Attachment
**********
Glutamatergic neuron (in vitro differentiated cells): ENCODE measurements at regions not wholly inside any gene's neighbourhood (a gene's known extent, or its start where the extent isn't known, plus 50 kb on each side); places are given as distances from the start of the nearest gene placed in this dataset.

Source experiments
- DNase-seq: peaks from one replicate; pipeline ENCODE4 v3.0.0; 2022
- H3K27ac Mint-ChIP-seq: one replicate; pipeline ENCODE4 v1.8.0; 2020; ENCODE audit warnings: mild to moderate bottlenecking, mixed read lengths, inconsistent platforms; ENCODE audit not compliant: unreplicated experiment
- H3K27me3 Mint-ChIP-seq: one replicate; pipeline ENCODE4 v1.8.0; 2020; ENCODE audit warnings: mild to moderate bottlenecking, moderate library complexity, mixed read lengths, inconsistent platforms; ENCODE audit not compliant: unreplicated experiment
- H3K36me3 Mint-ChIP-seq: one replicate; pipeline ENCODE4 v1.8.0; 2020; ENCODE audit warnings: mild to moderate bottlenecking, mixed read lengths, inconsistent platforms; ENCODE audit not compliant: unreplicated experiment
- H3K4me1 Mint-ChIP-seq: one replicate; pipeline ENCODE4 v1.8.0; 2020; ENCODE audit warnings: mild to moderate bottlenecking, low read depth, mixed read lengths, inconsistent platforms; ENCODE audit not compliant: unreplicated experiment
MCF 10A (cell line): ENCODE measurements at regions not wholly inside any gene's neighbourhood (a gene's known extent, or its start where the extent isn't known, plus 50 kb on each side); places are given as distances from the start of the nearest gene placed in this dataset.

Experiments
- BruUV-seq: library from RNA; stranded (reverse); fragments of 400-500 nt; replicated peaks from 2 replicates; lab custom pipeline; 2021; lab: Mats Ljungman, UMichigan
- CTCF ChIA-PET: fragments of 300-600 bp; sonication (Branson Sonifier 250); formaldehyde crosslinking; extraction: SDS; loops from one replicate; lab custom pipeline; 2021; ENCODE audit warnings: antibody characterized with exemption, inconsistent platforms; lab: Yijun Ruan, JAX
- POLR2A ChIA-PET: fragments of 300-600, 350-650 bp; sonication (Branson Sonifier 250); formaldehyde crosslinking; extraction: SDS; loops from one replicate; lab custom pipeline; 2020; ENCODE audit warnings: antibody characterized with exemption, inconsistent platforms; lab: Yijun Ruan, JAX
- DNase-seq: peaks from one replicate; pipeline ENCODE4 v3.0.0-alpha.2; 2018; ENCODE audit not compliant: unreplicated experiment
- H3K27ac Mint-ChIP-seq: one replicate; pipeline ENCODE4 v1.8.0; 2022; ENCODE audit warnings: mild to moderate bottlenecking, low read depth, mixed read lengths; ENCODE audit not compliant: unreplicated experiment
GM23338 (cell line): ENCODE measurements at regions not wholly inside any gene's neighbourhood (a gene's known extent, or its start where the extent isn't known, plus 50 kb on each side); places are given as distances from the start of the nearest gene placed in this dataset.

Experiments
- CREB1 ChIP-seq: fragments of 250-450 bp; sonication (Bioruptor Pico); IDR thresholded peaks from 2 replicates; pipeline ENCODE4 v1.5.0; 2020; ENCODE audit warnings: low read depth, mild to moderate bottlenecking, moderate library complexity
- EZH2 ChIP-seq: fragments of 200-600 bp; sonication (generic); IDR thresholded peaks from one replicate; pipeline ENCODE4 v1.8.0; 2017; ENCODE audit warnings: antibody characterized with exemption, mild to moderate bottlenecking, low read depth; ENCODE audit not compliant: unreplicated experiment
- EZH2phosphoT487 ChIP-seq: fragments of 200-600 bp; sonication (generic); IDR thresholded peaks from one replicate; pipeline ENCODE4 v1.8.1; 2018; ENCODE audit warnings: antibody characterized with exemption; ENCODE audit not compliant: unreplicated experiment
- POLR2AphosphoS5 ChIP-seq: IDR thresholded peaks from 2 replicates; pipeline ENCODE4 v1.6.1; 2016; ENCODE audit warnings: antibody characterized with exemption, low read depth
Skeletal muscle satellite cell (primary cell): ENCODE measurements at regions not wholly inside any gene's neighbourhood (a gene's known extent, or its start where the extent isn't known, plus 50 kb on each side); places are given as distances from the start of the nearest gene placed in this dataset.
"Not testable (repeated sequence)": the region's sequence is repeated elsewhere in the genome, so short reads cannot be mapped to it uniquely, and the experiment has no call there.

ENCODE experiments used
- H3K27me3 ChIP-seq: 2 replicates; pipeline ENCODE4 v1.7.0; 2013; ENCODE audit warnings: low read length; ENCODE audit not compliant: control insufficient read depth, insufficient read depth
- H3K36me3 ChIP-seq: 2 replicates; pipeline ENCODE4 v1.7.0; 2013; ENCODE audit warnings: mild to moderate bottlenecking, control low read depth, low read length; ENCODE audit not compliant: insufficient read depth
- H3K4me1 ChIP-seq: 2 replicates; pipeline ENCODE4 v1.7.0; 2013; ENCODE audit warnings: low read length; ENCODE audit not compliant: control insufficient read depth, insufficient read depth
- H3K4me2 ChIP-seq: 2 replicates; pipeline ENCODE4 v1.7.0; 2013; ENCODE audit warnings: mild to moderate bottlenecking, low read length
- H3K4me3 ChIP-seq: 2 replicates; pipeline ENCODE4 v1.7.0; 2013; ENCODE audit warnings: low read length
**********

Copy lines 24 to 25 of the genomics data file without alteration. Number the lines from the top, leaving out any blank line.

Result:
- H3K27me3 ChIP-seq: 2 replicates; pipeline ENCODE4 v1.7.0; 2013; ENCODE audit warnings: low read length; ENCODE audit not compliant: control insufficient read depth, insufficient read depth
- H3K36me3 ChIP-seq: 2 replicates; pipeline ENCODE4 v1.7.0; 2013; ENCODE audit warnings: mild to moderate bottlenecking, control low read depth, low read length; ENCODE audit not compliant: insufficient read depth